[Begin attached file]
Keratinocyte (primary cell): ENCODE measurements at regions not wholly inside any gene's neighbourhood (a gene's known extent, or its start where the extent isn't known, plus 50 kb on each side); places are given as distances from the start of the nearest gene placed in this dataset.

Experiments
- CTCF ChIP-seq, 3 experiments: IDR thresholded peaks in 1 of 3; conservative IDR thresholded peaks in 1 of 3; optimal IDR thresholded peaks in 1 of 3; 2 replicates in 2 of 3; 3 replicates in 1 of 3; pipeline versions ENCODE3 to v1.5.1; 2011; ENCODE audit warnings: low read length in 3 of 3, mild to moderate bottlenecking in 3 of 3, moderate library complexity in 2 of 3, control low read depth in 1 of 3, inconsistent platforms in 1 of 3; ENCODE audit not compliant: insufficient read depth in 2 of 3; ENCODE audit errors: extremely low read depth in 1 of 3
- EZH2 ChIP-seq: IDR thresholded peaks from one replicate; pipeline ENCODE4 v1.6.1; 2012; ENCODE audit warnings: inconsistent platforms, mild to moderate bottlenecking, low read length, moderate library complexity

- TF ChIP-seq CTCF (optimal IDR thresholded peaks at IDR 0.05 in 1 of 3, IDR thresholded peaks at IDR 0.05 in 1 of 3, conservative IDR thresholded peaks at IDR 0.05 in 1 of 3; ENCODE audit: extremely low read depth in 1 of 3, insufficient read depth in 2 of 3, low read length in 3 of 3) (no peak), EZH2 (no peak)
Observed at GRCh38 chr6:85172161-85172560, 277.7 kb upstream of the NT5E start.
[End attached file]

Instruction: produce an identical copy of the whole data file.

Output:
Keratinocyte (primary cell): ENCODE measurements at regions not wholly inside any gene's neighbourhood (a gene's known extent, or its start where the extent isn't known, plus 50 kb on each side); places are given as distances from the start of the nearest gene placed in this dataset.

Experiments
- CTCF ChIP-seq, 3 experiments: IDR thresholded peaks in 1 of 3; conservative IDR thresholded peaks in 1 of 3; optimal IDR thresholded peaks in 1 of 3; 2 replicates in 2 of 3; 3 replicates in 1 of 3; pipeline versions ENCODE3 to v1.5.1; 2011; ENCODE audit warnings: low read length in 3 of 3, mild to moderate bottlenecking in 3 of 3, moderate library complexity in 2 of 3, control low read depth in 1 of 3, inconsistent platforms in 1 of 3; ENCODE audit not compliant: insufficient read depth in 2 of 3; ENCODE audit errors: extremely low read depth in 1 of 3
- EZH2 ChIP-seq: IDR thresholded peaks from one replicate; pipeline ENCODE4 v1.6.1; 2012; ENCODE audit warnings: inconsistent platforms, mild to moderate bottlenecking, low read length, moderate library complexity

- TF ChIP-seq CTCF (optimal IDR thresholded peaks at IDR 0.05 in 1 of 3, IDR thresholded peaks at IDR 0.05 in 1 of 3, conservative IDR thresholded peaks at IDR 0.05 in 1 of 3; ENCODE audit: extremely low read depth in 1 of 3, insufficient read depth in 2 of 3, low read length in 3 of 3) (no peak), EZH2 (no peak)
Observed at GRCh38 chr6:85172161-85172560, 277.7 kb upstream of the NT5E start.